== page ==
2016's frugal living challenge budget here is, once again, £4,000 for the year. This is a comfortable amount and allows for every other available penny to be saved, spent or invested elsewhere. How it is done is no mystery and nobody ever died from saving too much, nor from sharing such knowledge freely, did they? So let's go...

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When it comes to budgeting, there are easier options than becoming a frugal living expert.

  • You could bury your head in the sand and just spend blindly, while worrying yourself sick about how to afford A, B or C.
  • You could make yourself ill trying to work all the hours you can, just to make ends meet.
  • You could torture yourself working in a sole-destroying job that you hate, just to pay bills and take 4 weeks off a year worrying about going back to work again.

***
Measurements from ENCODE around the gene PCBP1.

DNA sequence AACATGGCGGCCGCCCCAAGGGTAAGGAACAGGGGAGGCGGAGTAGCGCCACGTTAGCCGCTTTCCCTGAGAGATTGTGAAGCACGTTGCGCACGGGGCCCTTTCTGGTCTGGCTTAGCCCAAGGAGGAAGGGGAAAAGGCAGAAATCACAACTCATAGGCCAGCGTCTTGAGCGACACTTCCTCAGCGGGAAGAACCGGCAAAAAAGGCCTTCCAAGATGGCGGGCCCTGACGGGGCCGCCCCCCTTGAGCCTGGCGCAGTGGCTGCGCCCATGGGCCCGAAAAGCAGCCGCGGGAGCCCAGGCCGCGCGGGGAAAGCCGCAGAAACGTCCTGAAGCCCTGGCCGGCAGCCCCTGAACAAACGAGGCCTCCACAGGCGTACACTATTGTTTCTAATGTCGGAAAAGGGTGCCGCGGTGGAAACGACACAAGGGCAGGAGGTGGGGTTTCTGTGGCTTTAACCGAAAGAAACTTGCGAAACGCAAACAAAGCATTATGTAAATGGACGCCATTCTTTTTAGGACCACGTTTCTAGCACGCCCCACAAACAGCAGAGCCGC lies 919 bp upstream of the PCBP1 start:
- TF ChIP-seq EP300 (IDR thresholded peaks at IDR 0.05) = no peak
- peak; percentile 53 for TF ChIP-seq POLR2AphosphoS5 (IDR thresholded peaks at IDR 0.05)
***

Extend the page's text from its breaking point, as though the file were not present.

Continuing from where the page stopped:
• You could take the even easier option of living on the wings of a prayer (while skint) while hoping that you win the lottery. It is a possibility if you afford yourself the luxury of buying a ticket, but then anything is possible. So grasp every opportunity that you can if it's absolutely free.

I use "searchlotto" to get free entries every week and this is my gratuitous referral link, in the hope of getting another free entry when a fellow frugal living expert signs up and does likewise. 

Some people spend many hours clicking, searching, doing surveys and filling up their blogs with paid advertising... this blog post is a little bit like that. It's what happens when costs need to be met but it seldom works out that way. So, please excuse the banners and links, but they are here for a reason. Do feel free to sign up and start sharing them on your own blogs, as it's basically free advertising for the companies they represent, combined with the opportunity for some freebies for us.